The vertical farming boom is over (for now). What went wrong?
Sifted has found at least 15 vertical farming companies headquartered in Europe that have gone bankrupt
Vertical Farm Boom Over | Selin Bucak |
IMAGE: Fischer Farms
In 2020, vertical farming startups in Europe attracted half a billion pounds in VC capital — the most ever in a single year.
Crops grown indoors in multi-level stacks promised a future where food could be produced close to consumers, reducing emissions from transport and supporting food security. The controlled environment also meant fewer pesticides and herbicides needed.
Just a few years later, many vertical farming companies — including some of the most well-funded ones — have struggled and shut down. Last year, vertical farming in Europe attracted only £101m in investment, according to PitchBook.
Sifted has found at least 15 companies headquartered in Europe that have gone bankrupt, called in administrators or are out of business, including France’s Agricool, Israeli-Dutch group Future Crops and Netherlands-based Glowfarms.
Meanwhile, two, including InFarm, have initiated layoffs and have relocated away from Europe. There are many more if we add the US, another big market for vertical farming.
“The reason many companies went down is they were selling stuff, they didn’t solve any challenges. If you don’t address food security and the land issue, there is no need for vertical farming,” says Hans Hassle, cofounder of Swedish vertical farming startup Plantagon International. His company declared bankruptcy in 2019, even before the latest vertical farming boom, due to corporate governance issues and not being able to find new owners.
The challenges of vertical farming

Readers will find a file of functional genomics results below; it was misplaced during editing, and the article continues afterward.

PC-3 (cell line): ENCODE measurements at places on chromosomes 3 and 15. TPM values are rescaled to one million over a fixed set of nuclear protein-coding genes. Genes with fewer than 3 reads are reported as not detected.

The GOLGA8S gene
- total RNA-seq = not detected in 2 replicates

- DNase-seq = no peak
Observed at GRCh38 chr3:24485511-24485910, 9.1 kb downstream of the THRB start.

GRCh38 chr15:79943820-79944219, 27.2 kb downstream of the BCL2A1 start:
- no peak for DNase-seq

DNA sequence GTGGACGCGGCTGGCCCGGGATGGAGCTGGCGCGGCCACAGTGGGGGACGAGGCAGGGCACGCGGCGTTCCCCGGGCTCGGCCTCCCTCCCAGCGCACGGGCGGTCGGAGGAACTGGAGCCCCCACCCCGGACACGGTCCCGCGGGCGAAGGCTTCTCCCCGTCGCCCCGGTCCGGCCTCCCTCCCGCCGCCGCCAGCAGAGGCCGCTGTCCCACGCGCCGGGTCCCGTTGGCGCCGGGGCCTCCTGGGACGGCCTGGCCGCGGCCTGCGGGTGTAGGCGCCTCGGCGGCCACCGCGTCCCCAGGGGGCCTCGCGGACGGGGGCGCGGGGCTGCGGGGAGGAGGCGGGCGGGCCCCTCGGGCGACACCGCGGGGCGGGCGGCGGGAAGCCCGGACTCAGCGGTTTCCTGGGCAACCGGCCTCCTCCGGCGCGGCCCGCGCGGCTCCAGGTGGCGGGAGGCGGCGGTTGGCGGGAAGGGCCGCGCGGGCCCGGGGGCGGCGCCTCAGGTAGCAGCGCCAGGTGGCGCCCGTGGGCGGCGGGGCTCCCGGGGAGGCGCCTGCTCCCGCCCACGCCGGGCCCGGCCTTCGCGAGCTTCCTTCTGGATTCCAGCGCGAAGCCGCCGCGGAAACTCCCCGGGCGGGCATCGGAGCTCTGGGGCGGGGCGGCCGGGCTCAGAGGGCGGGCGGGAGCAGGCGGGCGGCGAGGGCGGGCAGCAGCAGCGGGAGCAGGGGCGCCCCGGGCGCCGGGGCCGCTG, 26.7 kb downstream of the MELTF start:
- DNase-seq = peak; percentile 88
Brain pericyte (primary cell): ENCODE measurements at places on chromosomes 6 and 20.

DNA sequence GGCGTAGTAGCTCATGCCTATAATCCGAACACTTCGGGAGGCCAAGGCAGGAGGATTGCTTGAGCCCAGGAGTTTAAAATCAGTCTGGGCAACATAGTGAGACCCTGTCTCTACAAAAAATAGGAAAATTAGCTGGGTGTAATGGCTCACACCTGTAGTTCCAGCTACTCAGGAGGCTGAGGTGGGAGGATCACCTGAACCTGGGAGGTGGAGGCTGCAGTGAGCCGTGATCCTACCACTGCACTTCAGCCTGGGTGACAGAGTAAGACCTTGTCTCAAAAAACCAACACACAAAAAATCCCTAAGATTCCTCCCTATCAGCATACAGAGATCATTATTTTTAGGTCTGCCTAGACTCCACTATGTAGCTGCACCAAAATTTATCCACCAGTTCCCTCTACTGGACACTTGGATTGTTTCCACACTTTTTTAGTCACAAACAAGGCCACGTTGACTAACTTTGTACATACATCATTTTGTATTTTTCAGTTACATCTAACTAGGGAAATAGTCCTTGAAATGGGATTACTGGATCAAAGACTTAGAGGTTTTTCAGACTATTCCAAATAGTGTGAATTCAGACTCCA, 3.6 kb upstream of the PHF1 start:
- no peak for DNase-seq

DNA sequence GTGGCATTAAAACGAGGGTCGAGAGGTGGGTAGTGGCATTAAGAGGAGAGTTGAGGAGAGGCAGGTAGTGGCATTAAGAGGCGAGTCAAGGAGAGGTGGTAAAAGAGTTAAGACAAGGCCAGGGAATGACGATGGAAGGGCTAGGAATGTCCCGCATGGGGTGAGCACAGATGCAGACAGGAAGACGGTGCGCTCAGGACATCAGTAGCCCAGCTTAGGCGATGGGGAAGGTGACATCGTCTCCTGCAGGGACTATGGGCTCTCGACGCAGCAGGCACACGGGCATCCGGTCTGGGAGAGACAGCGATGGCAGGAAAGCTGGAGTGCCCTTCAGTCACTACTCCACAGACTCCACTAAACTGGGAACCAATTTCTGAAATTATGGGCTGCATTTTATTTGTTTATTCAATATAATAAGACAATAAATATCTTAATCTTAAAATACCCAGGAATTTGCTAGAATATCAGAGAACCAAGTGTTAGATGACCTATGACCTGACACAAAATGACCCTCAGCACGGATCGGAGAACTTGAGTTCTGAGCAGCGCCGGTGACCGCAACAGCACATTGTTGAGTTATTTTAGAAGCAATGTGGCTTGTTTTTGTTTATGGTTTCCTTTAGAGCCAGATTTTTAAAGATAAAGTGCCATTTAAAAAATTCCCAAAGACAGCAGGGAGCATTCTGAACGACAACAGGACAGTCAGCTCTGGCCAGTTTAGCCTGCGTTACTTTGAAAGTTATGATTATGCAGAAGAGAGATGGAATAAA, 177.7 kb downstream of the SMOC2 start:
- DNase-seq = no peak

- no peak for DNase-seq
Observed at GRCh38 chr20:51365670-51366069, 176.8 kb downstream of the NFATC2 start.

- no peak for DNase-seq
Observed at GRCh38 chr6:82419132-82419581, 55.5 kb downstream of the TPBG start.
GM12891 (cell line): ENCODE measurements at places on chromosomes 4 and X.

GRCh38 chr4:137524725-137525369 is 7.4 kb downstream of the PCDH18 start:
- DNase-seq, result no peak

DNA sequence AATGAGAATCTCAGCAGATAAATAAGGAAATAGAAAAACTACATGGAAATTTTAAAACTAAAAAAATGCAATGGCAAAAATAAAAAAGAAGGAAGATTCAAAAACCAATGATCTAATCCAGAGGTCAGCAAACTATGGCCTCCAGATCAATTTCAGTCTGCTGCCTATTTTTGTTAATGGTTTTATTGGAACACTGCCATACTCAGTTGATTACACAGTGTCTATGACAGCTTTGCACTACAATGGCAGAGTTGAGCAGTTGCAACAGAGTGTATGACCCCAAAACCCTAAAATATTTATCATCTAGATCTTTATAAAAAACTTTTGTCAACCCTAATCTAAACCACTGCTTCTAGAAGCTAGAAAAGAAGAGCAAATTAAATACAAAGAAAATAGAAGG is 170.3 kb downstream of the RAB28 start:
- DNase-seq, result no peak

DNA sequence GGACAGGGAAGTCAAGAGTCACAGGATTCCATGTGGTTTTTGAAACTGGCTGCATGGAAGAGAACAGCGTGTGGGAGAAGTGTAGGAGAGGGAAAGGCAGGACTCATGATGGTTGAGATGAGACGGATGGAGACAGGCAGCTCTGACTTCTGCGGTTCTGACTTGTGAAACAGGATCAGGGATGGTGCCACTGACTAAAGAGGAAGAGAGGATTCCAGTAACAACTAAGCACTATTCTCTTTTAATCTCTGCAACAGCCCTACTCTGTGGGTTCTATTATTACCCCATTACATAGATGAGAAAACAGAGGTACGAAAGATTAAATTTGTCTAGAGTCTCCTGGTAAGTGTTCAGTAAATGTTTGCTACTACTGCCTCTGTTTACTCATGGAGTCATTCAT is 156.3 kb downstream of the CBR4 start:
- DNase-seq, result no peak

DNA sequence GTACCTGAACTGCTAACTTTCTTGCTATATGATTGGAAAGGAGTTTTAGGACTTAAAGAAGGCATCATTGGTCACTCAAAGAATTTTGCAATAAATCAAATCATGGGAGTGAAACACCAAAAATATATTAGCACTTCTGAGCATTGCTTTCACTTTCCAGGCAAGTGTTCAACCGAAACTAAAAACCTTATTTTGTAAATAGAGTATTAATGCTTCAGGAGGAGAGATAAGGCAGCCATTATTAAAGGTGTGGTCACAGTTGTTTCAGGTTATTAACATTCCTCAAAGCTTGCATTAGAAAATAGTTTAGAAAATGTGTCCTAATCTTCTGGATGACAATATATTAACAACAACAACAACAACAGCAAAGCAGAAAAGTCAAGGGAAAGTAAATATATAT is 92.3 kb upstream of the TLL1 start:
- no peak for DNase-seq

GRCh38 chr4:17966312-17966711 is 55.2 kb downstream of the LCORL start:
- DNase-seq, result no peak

Some of the businesses in the sector raised too much money without having a viable product or a business model that worked from the start, says Peter Bachmann, managing director of Gresham House’s sustainable infrastructure division.
“Some spent huge amounts on sales and marketing and most people have heard of them but probably not for the right reasons. They’ve probably never seen a product on a shelf,” he said.
Others say the business models themselves were flawed. Critics of vertical farming have always cited the high costs of energy and labour as challenges. And there have long been concerns about how to make the business profitable and the vertically grown produce cheaper than normal produce.
Marco Schiavo, managing partner at Nickleby Capital, says that growing some greens and berries in a really expensive-to-build farm and selling them to supermarkets “is a pretty bad business model”. And growing produce in containers and cabinets can be a nice PR exercise, but it doesn’t make money.
According to a note by the European Commission, indoor vertical farms spend around 60% of their revenue on electricity costs, meaning only 27% of these businesses are profitable. And that affected companies founded before inflation hit Europe in recent years. With the war in Ukraine and climate factors, electricity wholesale prices reached record levels last year in Europe.
Elsewhere, an analysis by US-based cooperative bank CoBank has shown that most vertical farming operations have yet to demonstrate profitability, with vertical farming’s breakeven cost of production per pound of leafy greens coming to $3.07 compared to only $0.65 for conventional outdoor farming.